The bone bed presents other mysteries. One is "the question of why there were so many predators in one place, flocking together," said Paul. "Predators tend not to get along well in large groups."

Did they hunt in packs? Most meat-eating predators today do not. However, evidence has been coming in to suggest that there was pack-hunting among meat-eating dinosaurs, said Sues, who draws the bird analogy. "Birds certainly flock together, it may be that this is a very ancient behavioral pattern," he said.

It is also unclear whether the site is an accumulation of bones that occurred over time, or evidence of a mass kill. If a mass kill, how did they die? All sorts of scenarios have been proposed.

Colbert suggested the animals might have been poisoned, and the bodies of the dead animals swept away by a flash flood, to congregate in a low spot and be quickly buried in mud.

Others have kept the flash-flood theory but suggested the animals died during a drought. Others say at this point, there is no way of knowing.

"They didn't get buried where they died—you're not looking at the battlefield," said Lucas. "There's good evidence for the skeletons having been washed into a topographic low. The carcasses are all concentrated together, layer upon layer. Beyond that, flash flood, fire, drought—right now we have to say 'cause of death: unknown.'"

Another unanswered question concerns the skeletons themselves, which appear to represent two distinct types, gracile (slender) and robust (strongly formed).

"Are we seeing two different species, or were Coelophysis sexual dimorphs (one sex is larger than the other)," said Paul. "And if they're sexual dimorphs, which is the male and which the female?"

"Among mammals, such as ourselves, the male tends to be slightly bigger," said Lucas. "But that doesn't hold for all species."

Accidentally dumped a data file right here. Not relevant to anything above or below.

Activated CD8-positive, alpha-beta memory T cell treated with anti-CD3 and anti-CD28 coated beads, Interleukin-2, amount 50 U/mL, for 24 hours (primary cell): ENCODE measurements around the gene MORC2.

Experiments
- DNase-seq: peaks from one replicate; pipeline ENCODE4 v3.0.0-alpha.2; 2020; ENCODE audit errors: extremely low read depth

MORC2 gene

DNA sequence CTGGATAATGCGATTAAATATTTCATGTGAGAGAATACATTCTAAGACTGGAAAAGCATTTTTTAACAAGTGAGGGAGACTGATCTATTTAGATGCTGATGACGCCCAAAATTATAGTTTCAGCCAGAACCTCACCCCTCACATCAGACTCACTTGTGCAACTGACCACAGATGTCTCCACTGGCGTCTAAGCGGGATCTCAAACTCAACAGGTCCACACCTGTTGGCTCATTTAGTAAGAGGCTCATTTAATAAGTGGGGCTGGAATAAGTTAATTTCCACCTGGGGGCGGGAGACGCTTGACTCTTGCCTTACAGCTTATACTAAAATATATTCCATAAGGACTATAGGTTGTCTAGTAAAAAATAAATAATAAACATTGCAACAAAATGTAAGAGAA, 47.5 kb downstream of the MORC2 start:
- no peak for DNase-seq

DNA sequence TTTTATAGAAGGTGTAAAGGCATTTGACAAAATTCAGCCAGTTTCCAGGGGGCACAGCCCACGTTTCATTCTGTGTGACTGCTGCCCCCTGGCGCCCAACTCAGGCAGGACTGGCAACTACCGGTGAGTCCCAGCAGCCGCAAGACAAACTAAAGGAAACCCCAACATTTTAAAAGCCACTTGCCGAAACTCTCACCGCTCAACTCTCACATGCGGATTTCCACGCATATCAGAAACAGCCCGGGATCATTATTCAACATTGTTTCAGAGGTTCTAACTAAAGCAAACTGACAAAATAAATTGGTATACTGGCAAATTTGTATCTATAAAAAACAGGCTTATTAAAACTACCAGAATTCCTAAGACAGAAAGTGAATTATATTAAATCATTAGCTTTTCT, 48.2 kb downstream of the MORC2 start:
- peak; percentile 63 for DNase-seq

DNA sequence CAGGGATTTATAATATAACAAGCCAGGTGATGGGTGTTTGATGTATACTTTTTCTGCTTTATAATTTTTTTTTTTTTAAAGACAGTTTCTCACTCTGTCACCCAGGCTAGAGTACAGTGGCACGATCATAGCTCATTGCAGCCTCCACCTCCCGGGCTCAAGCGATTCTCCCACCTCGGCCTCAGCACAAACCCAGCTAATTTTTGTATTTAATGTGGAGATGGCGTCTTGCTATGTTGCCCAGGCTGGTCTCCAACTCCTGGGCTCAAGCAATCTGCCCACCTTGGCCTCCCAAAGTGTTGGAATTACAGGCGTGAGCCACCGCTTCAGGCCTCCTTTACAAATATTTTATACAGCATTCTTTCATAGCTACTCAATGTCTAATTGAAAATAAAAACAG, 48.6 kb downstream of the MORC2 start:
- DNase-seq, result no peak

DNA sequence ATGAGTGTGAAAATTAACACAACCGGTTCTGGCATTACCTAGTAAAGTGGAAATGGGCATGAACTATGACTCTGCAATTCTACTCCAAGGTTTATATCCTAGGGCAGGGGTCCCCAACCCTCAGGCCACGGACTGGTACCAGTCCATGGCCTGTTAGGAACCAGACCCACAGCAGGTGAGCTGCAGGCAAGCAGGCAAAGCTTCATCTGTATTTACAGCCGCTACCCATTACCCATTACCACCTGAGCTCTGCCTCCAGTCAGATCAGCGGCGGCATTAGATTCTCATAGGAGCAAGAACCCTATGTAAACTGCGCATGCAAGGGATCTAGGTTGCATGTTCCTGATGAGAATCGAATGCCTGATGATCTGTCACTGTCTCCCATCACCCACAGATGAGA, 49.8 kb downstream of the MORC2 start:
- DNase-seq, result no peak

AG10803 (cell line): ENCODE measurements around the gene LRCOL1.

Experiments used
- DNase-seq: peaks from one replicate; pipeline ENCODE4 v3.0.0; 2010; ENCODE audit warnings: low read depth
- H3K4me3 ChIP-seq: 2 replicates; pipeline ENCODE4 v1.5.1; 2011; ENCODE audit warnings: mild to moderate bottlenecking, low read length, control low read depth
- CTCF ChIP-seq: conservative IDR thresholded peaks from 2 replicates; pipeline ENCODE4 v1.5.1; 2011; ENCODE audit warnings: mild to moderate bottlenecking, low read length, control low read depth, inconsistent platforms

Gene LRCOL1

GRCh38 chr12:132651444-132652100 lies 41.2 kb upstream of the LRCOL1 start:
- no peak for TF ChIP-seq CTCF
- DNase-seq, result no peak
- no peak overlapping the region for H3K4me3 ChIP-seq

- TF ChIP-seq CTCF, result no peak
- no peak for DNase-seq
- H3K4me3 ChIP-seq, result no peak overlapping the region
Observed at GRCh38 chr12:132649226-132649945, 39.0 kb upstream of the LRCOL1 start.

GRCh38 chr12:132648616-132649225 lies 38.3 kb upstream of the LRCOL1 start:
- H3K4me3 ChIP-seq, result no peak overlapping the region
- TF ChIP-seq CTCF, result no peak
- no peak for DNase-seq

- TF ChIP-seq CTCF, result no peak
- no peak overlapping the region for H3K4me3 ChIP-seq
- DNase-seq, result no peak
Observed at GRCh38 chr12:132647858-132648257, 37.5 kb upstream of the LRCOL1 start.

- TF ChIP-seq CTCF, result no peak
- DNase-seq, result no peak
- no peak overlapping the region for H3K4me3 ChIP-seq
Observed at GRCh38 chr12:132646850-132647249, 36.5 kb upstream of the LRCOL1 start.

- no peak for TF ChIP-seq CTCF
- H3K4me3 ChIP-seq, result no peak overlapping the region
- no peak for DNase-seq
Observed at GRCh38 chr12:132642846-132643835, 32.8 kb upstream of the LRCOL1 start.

Sues concurs.

"The likelihood is higher that the robust skeleton is the female," said Sues. "If you look at bird species, the female is frequently the more robust."

Rewriting the Story

Coelophysis is enjoying a renaissance of new interest by biologists. All agree it's past time to rewrite the official description.

"Even though we've had this stuff for half a century, there's still a lot we don't know," said Lucas. "It's a lot of work to get fossils out of the rock. Only in the last 20 years has there been a reawakening of interest in the biology of dinosaurs. People are asking new questions for a new millennium."

"Colbert's description is not written in the way species descriptions are written today," said Mark Norell, chairman of the Division of Paleontology at the American Museum of Natural History. "It's based on a lot of reconstructions to make an idealized type. Preparators today now have better technology for fossil preparation."

There is no question of their importance.

"Coelophysis is one of the best-known early dinosaurs and gives us a window into early dinosaur evolution and the origins of dinosaurs," said Lucas.

The connection between the origin of birds and the origin of dinosaurs suggested by Coelophysis is tantalizing.

"They were theropods (meat-eaters), the group that eventually became ancestors to birds," said Paul. "It had a smaller, more reptilian-like brain, and it was one of the first dinosaurs to show a truly tridactyl foot, where the third toe is completely separated from the foot, like birds today. We don't know if they were feathered. Like birds, they had a fairly large pelvis, and very early signs of air sacs."

"The quarry at Ghost Ranch is probably the single most important bone bed of the Triassic," said Lucas. "It's a remarkable windfall for paleontologists, one of the best-known fossil assemblages in the world."

"Once Coelophysis has been thoroughly studied I think it will provide an interesting window into the life and times of early dinosaurs," concurred Sues. "Because there are so many, we can look at growth rates, sex ratios, which have implications for behavior…we're also getting other animals, including an early crocodile from Ghost Ranch," he said. "We currently have one bizarre new animal that I couldn't even guess what it is at this point."

So, was Coelophysis a cannibal? The consensus seems to be anything's possible, but the jury's still out. Should Robert Gay be feeling discouraged by the somewhat tepid reception his interpretation of the data received?

"Bright young minds coming in to look at the data in different ways…that's what science is all about," said Williams.

Hans-Dieter Sues is a member of the National Geographic Society's Committee for Research and Exploration.